A Reflection on Vahan Tekeyan

By Arthur Ipek

As a sixth-grader at Holy Martyrs Armenian Day School, I learned the poem Yegeghetsin Haygagan by Vahan Tekeyan. When I first read one of Tekeyan’s poems, I was amazed at all the metaphors, similes, and personification he used to describe his subjects. Vahan Tekeyan, known to some as the “Prince of Armenian Poetry,” has captured the Armenian lifestyle through his vivid and picturesque poems, some of which are The Armenian Church (Yegeghetsin Haygagan), The Armenian Language (Dagh Hayeren Lezvin), and The Lamp of the Illuminator (Loosavorchi Ganteghu). When you dip into his animate phrases full of deep contrast, it feels like you are in your personal realm. The words fly off the page as if each one is a dove soaring through the halcyon skies.  But while his writing may be flawless, his life is anything but.

His birth on January 21, 1878, was never welcomed.  Rather it was humiliating to his family, and neither his mother nor his father showed him affection or care. His grandmother was the only one who showed delight and joy in all things he did. Tekeyan never finished his secondary education and was self-taught.

During the 1915 Armenian Genocide, he was one of the few writers who escaped the deportation and execution. He settled in Cairo, Egypt, where he continued his writing and later in his life started an Armenian publication called Arev.

Not long after that, he took the responsibility of caring for Armenian refugee and orphans. He said in one of his letters, “We have to ensure the higher education of our orphans. They [orphanage caretakers] are hesitating here a bit because the money for educating ten to twenty boys could be used to feed one hundred people, saving their lives.” This commitment to education is reflected in his poems, such as To the Armenian Nation. After all his efforts in places like Constantinople, Cairo, Syria, and Beirut, he died in Cairo on April 4, 1945.

His work is not just a description, but an inscription of fruitful writing that has so much life in its words. I will continue his legacy and share his poems with my friends, family and the generation yet to come.

Here is one of my favorite poems.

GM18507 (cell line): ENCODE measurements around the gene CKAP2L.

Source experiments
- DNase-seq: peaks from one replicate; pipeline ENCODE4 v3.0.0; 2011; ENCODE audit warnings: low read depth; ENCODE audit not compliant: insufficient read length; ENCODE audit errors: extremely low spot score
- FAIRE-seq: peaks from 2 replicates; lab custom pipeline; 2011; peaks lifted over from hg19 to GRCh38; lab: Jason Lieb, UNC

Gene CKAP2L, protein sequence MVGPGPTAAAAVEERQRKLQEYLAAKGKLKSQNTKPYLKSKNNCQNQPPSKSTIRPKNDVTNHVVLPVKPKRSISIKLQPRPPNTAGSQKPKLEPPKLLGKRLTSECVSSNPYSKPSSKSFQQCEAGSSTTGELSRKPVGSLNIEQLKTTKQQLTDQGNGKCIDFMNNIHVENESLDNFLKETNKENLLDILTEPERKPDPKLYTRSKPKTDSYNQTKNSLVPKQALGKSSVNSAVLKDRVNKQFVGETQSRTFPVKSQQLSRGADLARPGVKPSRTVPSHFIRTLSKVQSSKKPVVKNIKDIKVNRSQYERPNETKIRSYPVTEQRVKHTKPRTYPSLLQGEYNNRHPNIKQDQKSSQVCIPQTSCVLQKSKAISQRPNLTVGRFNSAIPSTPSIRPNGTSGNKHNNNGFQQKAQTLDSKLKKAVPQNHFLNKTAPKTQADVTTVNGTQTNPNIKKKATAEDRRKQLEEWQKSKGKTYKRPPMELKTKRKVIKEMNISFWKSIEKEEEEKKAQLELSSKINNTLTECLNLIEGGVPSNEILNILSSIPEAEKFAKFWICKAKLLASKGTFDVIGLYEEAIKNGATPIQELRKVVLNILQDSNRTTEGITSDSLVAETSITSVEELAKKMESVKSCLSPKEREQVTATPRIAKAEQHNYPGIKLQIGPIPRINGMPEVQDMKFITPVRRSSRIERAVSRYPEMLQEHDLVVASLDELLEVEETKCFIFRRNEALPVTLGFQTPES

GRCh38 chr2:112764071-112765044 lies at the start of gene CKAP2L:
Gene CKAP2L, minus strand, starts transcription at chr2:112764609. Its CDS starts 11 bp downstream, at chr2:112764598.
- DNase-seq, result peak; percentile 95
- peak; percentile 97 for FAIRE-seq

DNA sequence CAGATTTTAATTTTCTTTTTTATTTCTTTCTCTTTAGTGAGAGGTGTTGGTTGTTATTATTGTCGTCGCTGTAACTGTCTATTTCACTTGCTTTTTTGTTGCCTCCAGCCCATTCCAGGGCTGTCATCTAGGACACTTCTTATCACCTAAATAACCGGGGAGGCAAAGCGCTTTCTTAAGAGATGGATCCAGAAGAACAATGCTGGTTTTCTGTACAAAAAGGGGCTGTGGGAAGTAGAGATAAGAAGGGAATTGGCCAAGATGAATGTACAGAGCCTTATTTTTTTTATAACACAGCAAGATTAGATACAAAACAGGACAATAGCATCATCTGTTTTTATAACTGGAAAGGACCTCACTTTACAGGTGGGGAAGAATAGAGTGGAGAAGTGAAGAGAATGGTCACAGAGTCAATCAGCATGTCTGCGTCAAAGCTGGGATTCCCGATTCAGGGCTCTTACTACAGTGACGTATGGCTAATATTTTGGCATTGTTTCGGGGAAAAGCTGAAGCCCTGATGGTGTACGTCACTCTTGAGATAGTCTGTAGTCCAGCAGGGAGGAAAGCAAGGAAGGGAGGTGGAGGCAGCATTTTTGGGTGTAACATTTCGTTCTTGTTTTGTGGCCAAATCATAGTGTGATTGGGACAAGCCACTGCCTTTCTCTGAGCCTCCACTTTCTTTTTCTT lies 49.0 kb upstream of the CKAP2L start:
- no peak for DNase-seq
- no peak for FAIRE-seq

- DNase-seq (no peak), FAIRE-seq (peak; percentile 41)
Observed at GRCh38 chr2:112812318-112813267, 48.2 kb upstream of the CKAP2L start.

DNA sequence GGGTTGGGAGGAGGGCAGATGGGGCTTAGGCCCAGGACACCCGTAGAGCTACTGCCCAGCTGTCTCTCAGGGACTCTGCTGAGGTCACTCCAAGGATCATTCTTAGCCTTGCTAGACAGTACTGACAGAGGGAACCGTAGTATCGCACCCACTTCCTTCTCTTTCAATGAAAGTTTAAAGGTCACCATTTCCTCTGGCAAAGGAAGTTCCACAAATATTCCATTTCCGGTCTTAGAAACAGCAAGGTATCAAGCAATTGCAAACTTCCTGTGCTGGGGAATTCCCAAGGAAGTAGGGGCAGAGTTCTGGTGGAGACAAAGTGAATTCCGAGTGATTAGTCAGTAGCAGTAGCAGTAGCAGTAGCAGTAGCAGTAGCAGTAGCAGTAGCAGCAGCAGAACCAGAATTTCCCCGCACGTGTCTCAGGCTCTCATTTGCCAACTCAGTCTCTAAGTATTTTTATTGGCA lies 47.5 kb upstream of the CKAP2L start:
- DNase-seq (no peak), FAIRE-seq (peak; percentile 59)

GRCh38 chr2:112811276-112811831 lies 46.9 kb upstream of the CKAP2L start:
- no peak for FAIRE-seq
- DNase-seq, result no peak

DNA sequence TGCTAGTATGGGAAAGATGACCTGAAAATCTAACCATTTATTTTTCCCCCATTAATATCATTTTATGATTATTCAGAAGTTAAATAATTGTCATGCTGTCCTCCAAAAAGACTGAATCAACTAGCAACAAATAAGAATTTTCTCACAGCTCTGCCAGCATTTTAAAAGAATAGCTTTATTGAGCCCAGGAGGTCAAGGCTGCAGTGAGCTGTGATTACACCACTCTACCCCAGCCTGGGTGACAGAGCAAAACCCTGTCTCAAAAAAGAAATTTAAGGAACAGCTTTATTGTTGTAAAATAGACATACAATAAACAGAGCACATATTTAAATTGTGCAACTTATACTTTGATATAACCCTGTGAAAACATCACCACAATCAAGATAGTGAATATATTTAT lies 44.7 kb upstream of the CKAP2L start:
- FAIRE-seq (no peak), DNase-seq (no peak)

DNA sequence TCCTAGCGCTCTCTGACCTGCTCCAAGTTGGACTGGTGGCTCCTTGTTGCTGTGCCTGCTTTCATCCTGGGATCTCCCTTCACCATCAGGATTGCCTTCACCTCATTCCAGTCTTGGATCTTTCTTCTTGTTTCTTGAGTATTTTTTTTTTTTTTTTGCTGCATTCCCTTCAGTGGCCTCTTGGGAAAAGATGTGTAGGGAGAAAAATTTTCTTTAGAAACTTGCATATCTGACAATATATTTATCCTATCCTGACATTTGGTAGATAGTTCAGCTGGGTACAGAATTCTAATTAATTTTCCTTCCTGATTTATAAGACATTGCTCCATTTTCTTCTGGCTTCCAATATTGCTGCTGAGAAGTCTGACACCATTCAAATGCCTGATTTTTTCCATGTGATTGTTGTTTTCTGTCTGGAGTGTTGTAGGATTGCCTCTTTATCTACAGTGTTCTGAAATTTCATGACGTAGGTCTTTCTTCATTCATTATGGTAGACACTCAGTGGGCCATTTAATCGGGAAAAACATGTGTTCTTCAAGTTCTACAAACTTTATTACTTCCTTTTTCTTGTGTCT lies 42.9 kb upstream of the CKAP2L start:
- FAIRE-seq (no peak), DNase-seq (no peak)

By Vahan Tekeyan

The Armenian Church is the birthplace of my soul.
Like a vast grotto it is simple and profound, dark and light –
With its hospitable court, ample tribune, and hushed altar
Standing in the distance as though it were a ship afloat.

The Armenian Church I see with my eyes closed.
I breathe and hear it through the clouds of incense
Which rise towards the feet of the Infant Jesus,
And through the fervent prayers vibrating its walls.

The Armenian Church is the mighty fortress of my forefather’s faith.
Raised by them from the earth stone by stone,
And descended from heaven, a dewdrop and a cloud at a time.
In it they unfolded themselves peacefully and humbly.

The Armenian Church is a great embroidered tapestry
Behind which the Lord descends into the chalice, and
Before which all my people stand with bowed heads
To commune with the past through life-giving bread and wine.

The Armenian Church is a peaceful haven across turbulent seas.
It is fire and light in the cold of night;
It is shady forest in the scorching midday sun
Where lilies bloom by the River of Hymns.

The Armenian Church, beneath every stone in its floor.
Holds a secret passage leading up to Heaven.

The Armenian Church is the shining armor of Armenia’s soul and body.
Her crosses rise to protect her;

Her bells ring forth and her song is always Victory.

Arthur Ipek is a graduate of Holy Martyrs Armenian Day School and is currently a student at the Diocese’s Khrimian Lyceum. He is volunteering this month in the Zohrab Center. Arthur will start high school in the fall.

A portrait of Vahan Tekeyan, by Mary Zakarian, hangs in the Zohrab Center among those of other prolific Armenian writers

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